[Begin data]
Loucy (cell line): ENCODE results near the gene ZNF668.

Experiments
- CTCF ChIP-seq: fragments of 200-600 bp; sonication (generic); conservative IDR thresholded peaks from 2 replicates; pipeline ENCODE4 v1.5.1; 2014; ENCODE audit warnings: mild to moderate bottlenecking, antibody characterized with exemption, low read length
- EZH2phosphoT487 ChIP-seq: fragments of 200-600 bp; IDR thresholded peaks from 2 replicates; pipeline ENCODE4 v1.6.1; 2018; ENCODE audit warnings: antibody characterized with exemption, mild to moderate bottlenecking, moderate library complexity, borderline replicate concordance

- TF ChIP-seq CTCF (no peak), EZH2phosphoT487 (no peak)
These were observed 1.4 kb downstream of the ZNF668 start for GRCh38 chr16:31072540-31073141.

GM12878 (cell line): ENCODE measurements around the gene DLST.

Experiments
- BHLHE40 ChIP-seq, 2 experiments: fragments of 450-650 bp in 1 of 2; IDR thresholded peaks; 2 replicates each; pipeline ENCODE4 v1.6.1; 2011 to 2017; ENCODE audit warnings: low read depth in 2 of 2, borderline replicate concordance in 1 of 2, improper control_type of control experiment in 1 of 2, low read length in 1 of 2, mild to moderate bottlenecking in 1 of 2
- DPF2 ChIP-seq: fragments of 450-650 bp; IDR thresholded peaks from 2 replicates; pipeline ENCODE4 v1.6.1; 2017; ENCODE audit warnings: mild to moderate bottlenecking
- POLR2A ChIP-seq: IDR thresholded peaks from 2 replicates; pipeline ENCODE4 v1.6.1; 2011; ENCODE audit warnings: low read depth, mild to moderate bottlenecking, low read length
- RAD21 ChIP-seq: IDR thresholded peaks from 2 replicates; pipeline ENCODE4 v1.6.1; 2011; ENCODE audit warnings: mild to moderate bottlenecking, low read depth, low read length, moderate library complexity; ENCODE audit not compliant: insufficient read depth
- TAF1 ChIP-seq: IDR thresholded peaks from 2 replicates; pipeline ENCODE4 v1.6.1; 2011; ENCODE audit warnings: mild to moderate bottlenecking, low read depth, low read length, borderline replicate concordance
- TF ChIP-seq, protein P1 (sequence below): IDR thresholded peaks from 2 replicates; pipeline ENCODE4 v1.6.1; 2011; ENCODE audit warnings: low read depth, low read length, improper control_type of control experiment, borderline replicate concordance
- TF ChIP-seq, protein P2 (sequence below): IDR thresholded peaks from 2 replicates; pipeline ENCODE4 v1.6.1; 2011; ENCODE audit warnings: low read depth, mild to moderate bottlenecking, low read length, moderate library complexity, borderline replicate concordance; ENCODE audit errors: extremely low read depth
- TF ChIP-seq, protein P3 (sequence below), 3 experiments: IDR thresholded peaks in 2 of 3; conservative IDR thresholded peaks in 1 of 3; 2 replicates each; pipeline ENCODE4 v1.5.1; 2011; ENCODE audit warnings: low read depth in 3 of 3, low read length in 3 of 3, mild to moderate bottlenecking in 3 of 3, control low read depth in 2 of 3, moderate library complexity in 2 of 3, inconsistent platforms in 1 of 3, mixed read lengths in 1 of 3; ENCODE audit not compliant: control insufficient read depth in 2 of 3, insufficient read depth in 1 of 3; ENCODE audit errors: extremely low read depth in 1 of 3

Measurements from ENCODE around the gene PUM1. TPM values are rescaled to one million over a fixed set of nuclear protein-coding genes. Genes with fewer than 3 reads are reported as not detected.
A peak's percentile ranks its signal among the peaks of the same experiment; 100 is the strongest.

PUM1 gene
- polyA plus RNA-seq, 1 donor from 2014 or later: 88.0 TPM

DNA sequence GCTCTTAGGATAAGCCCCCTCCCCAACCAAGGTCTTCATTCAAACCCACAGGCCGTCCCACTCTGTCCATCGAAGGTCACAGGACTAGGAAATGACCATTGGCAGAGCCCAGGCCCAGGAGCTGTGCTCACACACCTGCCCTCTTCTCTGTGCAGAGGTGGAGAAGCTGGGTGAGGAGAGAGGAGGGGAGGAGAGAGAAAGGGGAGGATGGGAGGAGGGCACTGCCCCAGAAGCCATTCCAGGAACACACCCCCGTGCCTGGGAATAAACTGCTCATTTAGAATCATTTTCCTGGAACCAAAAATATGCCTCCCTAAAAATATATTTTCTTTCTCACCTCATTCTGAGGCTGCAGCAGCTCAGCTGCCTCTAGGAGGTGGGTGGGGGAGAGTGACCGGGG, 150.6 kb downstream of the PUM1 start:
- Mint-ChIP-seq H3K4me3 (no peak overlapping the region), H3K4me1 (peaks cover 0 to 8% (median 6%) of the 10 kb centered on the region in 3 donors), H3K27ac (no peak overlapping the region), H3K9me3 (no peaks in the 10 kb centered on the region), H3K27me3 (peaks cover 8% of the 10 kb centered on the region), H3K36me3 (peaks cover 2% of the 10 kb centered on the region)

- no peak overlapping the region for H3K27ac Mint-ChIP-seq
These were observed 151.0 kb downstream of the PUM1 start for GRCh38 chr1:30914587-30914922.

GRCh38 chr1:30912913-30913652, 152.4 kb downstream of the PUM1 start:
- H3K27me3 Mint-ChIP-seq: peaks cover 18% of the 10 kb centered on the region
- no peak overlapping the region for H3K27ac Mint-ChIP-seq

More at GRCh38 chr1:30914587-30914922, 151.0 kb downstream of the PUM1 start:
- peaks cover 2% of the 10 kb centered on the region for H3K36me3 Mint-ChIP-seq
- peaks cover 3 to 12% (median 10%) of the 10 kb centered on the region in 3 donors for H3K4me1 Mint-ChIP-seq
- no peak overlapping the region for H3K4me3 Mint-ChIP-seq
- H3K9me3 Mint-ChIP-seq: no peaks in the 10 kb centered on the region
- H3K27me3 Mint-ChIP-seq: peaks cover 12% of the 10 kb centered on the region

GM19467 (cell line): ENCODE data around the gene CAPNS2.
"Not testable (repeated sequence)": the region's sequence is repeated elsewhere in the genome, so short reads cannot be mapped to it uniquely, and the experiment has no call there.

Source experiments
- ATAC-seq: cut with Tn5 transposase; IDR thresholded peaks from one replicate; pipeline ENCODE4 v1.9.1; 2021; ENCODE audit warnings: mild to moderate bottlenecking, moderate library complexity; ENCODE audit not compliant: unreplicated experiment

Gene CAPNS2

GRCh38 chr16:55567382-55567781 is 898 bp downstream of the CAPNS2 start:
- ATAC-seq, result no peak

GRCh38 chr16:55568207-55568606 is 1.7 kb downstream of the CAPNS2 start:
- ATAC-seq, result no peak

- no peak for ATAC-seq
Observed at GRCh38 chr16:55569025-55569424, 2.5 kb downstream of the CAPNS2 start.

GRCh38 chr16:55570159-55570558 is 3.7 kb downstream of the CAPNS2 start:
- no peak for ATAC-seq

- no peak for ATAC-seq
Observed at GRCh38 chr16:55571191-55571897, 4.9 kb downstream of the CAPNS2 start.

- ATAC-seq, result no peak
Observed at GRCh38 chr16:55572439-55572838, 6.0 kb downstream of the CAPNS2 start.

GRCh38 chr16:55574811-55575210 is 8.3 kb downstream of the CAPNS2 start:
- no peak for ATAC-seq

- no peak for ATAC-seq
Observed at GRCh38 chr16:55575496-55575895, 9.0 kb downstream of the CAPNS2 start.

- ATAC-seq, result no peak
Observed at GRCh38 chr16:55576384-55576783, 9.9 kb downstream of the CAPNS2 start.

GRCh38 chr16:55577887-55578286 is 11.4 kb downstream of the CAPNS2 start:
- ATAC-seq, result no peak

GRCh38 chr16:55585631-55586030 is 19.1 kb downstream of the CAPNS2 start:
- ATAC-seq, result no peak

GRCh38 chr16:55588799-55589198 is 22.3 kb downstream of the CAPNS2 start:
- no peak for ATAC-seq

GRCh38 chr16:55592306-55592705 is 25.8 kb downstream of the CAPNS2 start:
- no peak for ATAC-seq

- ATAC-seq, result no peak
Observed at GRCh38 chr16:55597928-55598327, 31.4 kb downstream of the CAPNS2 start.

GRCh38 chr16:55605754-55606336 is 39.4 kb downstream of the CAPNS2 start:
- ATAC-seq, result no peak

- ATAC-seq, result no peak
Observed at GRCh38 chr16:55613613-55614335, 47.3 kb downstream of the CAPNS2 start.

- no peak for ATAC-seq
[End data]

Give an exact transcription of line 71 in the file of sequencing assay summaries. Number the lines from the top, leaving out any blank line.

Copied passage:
- no peak for ATAC-seq